A Discover cash advance will set you back a lot, unfortunately. For starters, there’s the standard Discover cash advance fee: $10 or 5% of the transaction amount, whichever is larger. All Discover credit cards have that. And the same is true of Discover’s cash advance APR: 27.24%. That’s standard too.
When you do a cash advance with a Discover card, you don’t get any time to pay off what you owe before interest kicks in. With a normal purchase, if you pay in full by the due date, you don’t pay any interest. But with cash advances, the interest rate applies immediately and interest compounds daily. That means interest applies to both your balance and previous days’ interest. So it’ll build up very quickly.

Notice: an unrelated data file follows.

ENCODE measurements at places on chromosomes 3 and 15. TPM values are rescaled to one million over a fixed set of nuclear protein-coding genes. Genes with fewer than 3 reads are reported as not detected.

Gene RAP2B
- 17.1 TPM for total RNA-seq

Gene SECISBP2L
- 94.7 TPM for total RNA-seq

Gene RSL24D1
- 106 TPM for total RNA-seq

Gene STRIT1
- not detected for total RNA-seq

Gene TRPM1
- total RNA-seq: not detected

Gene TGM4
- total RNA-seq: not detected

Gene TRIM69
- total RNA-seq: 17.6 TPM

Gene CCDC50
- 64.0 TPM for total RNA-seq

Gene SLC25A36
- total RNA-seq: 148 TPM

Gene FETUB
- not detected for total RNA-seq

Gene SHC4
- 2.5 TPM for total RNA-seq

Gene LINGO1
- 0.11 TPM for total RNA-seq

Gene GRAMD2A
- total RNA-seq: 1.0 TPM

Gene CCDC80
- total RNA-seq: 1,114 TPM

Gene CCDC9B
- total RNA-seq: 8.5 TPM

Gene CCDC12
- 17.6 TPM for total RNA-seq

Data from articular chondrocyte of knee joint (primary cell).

To do a cash advance with your Discover card, you’ll first need to request a PIN by calling the number on the back of your card. You’ll get it in 7-10 days and then will be able to use your card at ATMs. That’s pretty much all you need to know about how to do a cash advance. But it might be helpful to go into a little more depth about the fee and interest process, and how the cost builds up.
Let’s do a quick example of how a Discover cash advance works. Say you do a $300 cash advance. Add on a 5% fee, and you start out owing $315 (assuming there are no ATM fees). If you take even just 1 month to pay that back, you’re paying around $7 in interest. Assuming you make the same payment every month, taking 6 months will cost you around $25, and a year will be about $48. So as you can see, it’s in your best interest to pay things off as quickly as possible.
In addition to you being charged large fees and interest, your relationship with Discover may suffer. In particular, it might be harder to get a credit limit increase in the future. So it’s best to never take out a cash advance unless that’s your only choice. And if you’re ever in that situation, paying back what you owe as quickly as possible is crucial.